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Mission Accomplished

October 5, 2015

entry gardenThis was year one in my five-year plan for creating a new front garden. The addition I had built onto the front of my house this past year provided the impetus to get started on this long-time dream. Because the job is big and a bit overwhelming, I hired a landscape architect to help me with some of the big-picture design elements, and I divided the project into smaller, manageable chunks. This year’s mission was to get the hardscape in place for a small patio and four connecting walkways and to dig and plant four flower beds around the patio and walkways. On September 29, I finished digging the last of these flower beds, the Patio Border; and on October 1, I added plants and declared this year’s mission accomplished!

I have been designing the plantings as I go. The Patio Border is one of three flower beds that surround the front entrance to my house and that I think of collectively as the “Entry Garden.” This garden area sets the mood for the approach to my house. I wanted it to have large enough plants to create some sense of privacy and enclosure, and I wanted it to feel welcoming. But because this is the more formal front entrance to my house, I also wanted the planting to be restrained. To get that sense of restraint, I have been focusing on repetition of just a few plant types in each flower bed and restricting the color palette to shades of pink, lavender and blue. Variation is created by foliage shapes and textures and by designing for a succession of blooms.


You can see these principles at work in the plan for the Patio Border (above). There are only 5 different genera of plants represented in this 18’ x 4’ planting; and, except for the shrub Spirea japonica ‘Magic Carpet,’ all are repeated at least twice. The spirea, which is a division taken from the back garden, will mature quickly into a 4’ diameter clump that will fill the corner where the wide walkway to the front door intersects with the narrower walkway to the patio. The back of the planting, which extends along the top of the retaining wall to the patio, is anchored by three peonies. ‘Monsieur Jules Elie,’ will grow to about 3’ tall and is in the center. It is flanked by two plants of the slightly shorter variety, ‘Bowl of Beauty.’ Fairly tall daylilies (Hemerocallis) will grow between the peonies.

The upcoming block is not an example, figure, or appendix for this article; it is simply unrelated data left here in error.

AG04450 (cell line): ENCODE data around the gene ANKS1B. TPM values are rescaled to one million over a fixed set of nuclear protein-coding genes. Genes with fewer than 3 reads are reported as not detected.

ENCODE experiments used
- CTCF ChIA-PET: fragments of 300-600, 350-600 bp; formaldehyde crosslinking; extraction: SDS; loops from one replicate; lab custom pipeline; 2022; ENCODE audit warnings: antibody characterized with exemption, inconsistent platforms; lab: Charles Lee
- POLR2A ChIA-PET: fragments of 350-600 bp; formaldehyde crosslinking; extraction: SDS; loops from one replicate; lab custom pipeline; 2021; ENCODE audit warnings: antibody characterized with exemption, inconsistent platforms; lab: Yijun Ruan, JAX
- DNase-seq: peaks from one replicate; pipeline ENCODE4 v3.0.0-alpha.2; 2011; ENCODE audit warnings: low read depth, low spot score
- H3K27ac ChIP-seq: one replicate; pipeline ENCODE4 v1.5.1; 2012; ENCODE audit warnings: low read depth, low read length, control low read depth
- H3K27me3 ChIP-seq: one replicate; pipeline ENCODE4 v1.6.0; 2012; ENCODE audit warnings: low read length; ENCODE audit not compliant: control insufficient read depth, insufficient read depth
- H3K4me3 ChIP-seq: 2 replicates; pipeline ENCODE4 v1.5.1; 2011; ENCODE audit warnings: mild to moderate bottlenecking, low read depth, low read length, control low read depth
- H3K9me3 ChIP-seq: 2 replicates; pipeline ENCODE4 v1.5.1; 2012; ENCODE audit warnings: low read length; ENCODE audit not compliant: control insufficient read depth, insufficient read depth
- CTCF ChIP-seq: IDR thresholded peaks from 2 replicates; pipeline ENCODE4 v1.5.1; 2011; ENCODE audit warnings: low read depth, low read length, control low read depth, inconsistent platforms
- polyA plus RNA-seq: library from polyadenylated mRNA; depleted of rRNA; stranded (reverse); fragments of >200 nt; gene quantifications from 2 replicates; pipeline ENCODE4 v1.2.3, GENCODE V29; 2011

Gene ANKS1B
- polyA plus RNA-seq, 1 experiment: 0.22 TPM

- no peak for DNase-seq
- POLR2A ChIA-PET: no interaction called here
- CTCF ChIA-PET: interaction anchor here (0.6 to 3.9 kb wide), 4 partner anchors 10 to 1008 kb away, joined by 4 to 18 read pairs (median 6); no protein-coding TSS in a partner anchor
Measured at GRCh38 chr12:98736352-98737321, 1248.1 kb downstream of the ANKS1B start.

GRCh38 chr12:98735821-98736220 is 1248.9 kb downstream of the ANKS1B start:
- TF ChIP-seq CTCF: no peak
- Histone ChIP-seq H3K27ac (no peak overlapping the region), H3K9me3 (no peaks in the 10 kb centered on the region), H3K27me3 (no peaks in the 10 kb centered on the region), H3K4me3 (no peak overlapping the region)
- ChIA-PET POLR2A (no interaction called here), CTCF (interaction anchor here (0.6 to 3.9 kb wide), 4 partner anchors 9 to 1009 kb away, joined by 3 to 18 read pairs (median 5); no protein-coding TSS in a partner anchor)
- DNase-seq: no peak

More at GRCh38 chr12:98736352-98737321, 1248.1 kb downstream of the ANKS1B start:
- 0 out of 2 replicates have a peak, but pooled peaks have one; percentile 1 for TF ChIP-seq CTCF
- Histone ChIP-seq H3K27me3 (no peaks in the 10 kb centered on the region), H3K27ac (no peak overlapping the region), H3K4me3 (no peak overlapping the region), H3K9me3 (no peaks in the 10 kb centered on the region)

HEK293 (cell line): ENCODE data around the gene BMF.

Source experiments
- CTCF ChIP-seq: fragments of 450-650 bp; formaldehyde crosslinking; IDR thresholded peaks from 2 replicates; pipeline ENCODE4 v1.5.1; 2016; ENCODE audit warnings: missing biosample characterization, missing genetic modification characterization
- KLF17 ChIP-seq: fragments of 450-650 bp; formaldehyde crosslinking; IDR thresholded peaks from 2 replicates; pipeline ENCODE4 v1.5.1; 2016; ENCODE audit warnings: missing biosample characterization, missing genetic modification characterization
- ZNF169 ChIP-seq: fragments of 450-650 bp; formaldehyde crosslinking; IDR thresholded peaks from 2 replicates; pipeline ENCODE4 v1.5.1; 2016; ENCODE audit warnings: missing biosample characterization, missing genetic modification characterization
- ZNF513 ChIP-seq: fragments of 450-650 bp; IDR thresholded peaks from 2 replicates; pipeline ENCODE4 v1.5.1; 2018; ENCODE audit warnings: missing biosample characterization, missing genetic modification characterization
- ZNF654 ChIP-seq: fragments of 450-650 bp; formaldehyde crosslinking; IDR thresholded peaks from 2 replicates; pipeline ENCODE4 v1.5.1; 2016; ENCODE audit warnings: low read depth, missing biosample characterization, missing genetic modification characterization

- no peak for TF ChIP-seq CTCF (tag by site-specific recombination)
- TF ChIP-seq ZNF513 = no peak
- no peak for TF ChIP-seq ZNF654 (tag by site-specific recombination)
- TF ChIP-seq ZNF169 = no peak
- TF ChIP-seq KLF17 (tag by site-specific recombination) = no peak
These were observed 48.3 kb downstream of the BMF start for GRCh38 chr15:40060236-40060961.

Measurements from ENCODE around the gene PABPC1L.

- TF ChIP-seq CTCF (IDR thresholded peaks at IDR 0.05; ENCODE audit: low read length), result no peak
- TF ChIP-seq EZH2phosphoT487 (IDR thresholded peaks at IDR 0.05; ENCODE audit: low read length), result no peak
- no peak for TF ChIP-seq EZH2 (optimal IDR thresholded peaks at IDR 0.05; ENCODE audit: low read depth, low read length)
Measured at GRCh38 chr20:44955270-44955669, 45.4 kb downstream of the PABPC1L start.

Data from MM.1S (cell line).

patio border plantedI struggled a bit with what to plant at the front of the border. I thought about bordering the entire walkway with a groundcover dianthus; but when I saw the dense mats of this growing at the Coastal Maine Botanical Gardens, I knew this was not the look I was going for. I have divided a gift Dianthus x ‘Shooting Star’ and planted it at each end of the planting. I’m considering it on probation; we’ll see how it works out. The rest of the front of the planting combines varieties of Hemerocallis that are all less than 2’ tall with clumps of Geranium x cantabrigiense ‘Biokovo.’ Given its exuberant growth patterns, I’m not sure ‘Biokovo’ is the right plant for this area; I don’t want it to grow out over the walkway, which is only 2’ wide. ‘Biokovo’ has the virtues, however, of being low growing, with foliage that is attractive all season long and that echoes the shape and texture of the  Geranium x oxonianum and Heuchera foliage growing across the walkway at the front of the Porch Border. This “Perennial Plant of the Year” for 2015 is also easy for me to acquire, since it always needs thinning out and I seem to have an infinite supply. Like the Dianthus, it is on probation here.

rosy returns openingThe Dianthus ‘Shooting Star’ and Geranium ‘Biokovo’ plants at the front of the border should begin blooming around the end of May, along with the Heuchera  and Geranium plants across the walkway. Spirea ‘Magic Carpet’ will join in 2-3 weeks later and will continue blooming until fall. (I still have a few scattered flowers on the one in the back garden.) In late June, the peonies will bloom, and the daylilies will dominate in July. I have included early, mid-season and late-blooming daylilies here, along with several rebloomers, so I should continue to have daylily blooms in August and September. Even on a chilly morning in October, ‘Rosy Returns,’ which came from the nursery with buds still on it, was opening a flower.